February 3, 2009
On Wednesday, February 4, the Country Music Hall of Fame will announce its newest members. The genre’s highest honor, induction into the Hall of Fame is bestowed upon the absolute best of country music. In 1996 the CMHOF developed a set of categories to sort candidates, an effort intended to recognize the great breadth of the genre.
The Hall will admit three new members in 2009, one each from the following categories:
- Recording and/or Touring Musician Active Prior to 1980
- Performer, career achieved national prominence between WWII and 1975
- Performer, career achieved national prominence between 1975-current
Below are six living Country Music Hall of Fame candidates that deserve induction in 2009.
1. Jean Shepard
Shepard, the Grand Lady of the Grand Ole Opry, sang in a pure twang that was fists-out and fearless, country strong and true. Her 54-year membership at the Opry is the second-longest run for a female performer (Minnie Pearl, 56 years).
2. Connie Smith
In 1964, Smith earned an eight-week No.1 single with her debut “Once a Day,” the first sign of sweet things to come. Smith’s voice, equal in clarity and resolve, is a powerful, pristine instrument that has few rivals in country music, past and present.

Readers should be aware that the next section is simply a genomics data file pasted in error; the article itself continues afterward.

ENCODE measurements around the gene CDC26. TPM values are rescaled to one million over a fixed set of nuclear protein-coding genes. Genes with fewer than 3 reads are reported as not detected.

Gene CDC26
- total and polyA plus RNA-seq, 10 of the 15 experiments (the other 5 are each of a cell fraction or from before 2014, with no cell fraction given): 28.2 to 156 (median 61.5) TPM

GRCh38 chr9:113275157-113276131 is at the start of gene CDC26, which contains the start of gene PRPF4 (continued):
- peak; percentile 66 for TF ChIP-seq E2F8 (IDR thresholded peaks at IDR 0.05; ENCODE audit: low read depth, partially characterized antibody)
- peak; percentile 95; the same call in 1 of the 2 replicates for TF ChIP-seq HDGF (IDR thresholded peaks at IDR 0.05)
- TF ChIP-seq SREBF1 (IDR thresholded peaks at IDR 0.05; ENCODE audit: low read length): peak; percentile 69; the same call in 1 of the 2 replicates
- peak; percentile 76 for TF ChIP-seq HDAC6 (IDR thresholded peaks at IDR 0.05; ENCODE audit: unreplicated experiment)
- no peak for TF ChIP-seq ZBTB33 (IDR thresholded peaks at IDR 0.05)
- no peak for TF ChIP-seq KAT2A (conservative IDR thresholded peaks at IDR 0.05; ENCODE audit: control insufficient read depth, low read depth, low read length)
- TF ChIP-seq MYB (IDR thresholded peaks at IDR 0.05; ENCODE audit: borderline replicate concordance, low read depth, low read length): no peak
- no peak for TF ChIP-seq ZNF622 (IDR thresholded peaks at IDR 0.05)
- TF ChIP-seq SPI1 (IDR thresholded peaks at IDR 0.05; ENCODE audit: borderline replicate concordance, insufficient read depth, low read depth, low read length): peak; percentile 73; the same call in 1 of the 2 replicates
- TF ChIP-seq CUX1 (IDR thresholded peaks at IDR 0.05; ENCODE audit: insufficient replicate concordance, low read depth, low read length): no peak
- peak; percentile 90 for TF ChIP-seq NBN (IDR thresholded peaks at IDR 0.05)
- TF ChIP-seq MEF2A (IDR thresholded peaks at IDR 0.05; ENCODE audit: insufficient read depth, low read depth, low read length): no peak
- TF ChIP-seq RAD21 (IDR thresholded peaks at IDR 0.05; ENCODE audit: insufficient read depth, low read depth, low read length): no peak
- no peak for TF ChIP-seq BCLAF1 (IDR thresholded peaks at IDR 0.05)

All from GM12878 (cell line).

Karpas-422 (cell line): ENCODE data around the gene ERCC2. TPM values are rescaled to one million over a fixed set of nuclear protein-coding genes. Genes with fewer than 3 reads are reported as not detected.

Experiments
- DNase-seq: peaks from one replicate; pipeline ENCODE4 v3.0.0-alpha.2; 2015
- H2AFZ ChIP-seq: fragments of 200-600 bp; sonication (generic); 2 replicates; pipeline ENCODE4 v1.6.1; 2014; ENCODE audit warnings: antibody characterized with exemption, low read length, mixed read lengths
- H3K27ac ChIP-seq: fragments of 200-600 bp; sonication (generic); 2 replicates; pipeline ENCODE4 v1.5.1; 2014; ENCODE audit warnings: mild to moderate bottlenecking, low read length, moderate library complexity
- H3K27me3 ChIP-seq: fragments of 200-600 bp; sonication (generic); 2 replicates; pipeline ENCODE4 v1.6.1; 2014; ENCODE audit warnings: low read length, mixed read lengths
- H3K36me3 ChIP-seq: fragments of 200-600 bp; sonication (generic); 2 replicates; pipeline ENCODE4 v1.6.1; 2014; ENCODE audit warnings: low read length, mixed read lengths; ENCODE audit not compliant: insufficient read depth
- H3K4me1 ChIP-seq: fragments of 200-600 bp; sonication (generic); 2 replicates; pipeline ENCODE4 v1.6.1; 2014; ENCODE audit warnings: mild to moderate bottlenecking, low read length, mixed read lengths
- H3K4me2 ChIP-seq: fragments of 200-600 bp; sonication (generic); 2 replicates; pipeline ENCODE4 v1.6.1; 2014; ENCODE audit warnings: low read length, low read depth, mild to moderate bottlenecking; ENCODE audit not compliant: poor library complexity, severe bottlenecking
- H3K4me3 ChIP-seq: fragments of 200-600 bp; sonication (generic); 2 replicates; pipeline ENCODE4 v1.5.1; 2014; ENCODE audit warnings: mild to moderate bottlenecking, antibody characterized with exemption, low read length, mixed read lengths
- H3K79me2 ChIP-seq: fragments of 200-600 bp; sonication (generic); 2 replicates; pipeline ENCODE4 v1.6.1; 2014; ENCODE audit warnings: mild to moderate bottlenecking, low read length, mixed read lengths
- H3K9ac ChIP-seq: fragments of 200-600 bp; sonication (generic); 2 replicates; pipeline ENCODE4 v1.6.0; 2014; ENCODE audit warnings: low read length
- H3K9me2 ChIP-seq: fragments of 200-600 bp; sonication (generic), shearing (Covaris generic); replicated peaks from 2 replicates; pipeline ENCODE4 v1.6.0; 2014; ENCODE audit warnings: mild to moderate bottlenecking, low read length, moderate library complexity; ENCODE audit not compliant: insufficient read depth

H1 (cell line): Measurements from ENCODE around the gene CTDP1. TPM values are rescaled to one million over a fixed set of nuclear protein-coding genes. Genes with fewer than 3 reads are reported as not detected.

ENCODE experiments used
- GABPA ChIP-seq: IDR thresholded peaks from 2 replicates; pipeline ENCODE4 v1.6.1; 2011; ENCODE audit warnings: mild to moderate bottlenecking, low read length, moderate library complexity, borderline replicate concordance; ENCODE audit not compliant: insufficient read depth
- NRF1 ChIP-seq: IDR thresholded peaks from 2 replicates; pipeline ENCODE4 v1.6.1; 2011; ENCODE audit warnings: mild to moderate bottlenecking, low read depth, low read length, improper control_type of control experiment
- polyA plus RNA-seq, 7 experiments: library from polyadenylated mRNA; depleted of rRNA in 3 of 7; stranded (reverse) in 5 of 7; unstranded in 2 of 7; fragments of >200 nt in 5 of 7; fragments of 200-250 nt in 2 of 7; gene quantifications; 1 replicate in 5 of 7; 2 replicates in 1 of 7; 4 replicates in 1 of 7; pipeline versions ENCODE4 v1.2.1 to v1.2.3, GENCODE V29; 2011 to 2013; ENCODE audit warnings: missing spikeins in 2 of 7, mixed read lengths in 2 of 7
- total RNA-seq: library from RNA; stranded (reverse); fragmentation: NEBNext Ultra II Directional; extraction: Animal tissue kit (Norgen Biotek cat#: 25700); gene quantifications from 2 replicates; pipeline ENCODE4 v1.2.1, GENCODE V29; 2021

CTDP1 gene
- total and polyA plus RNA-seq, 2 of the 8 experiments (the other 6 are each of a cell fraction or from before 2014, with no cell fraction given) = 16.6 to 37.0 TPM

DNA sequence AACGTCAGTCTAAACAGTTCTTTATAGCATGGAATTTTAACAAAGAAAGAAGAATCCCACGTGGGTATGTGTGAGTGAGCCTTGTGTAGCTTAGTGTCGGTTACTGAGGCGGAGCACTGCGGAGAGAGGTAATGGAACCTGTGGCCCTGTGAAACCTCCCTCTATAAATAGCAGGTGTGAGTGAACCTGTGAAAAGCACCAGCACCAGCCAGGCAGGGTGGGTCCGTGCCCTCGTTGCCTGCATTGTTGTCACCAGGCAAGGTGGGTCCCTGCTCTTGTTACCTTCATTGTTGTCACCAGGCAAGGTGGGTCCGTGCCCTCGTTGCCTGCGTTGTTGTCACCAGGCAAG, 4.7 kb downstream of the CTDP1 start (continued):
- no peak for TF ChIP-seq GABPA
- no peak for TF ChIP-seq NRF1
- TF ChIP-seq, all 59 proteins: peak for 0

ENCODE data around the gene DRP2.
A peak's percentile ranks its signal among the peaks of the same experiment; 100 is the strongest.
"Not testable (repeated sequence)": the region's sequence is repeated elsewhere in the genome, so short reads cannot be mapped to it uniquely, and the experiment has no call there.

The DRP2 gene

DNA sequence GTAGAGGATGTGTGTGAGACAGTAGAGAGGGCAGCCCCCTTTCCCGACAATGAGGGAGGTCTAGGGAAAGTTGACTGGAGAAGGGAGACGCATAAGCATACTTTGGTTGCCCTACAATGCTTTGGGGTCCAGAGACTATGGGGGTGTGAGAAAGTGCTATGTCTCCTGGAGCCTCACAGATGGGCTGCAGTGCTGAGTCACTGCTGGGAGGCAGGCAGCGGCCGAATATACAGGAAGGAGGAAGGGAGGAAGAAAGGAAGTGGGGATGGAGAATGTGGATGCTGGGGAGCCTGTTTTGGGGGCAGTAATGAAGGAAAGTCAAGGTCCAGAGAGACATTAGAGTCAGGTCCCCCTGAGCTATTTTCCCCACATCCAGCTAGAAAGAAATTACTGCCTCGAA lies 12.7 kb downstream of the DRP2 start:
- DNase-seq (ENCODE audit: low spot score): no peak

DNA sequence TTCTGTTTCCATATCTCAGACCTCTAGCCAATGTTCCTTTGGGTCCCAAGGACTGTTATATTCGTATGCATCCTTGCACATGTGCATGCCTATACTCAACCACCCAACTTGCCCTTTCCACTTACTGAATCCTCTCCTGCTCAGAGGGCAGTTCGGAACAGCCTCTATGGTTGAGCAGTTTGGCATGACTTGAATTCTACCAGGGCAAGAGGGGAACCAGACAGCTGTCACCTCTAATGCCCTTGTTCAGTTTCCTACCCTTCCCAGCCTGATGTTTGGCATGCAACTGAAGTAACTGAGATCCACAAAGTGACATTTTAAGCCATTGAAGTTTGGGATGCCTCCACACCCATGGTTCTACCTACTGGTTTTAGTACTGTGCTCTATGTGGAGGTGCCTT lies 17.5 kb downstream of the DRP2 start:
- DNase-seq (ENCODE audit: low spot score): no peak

3. Oak Ridge Boys
Originally a gospel group from Georgia, the Oak Ridge Boys moved into traditional country in the mid-1970s, earning 11 No.1 albums while setting the standard for vocal collectives in the genre.
4. Ronnie Milsap
Milsap and George Strait share the record for most CMA Album of the Year wins (four), and while Strait has remained staunchly traditional, Milsap moved into a country-pop territory that garnered him mainstream notice throughout the late 1970s and early 1980s. He stands third behind Strait in Conway Twitty among artists with the most No.1 singles in country music history, and it’s high time he joined them on the illustrious Hall roster.
5. Barbara Mandrell
Her glitzy faux-soul style throughout the early ’80s often overshadowed an early catalog rich with traditional country. Mandrell was a multi-instrumentalist who is quite frankly the finest female entertainer the genre has ever produced.
6. Hank Williams, Jr.
Named CMA Entertainer of the Year in 1987 and 1988, Williams was best known for his animated nature during live shows (and his weekly feature on Monday Night Football). Still, classics such as “Family Tradition” and “Whiskey Bent and Hell Bound” ensure his musical legacy is firmly intact as well.
Jerry Reed, Wynn Stewart and Dottie West are all deceased candidates that deserve mention as well. Songwriter Dallas Frazier and entertainer Jimmy Dean will be eligible when the Hall of Fame revives the Non-Performer category in 2010.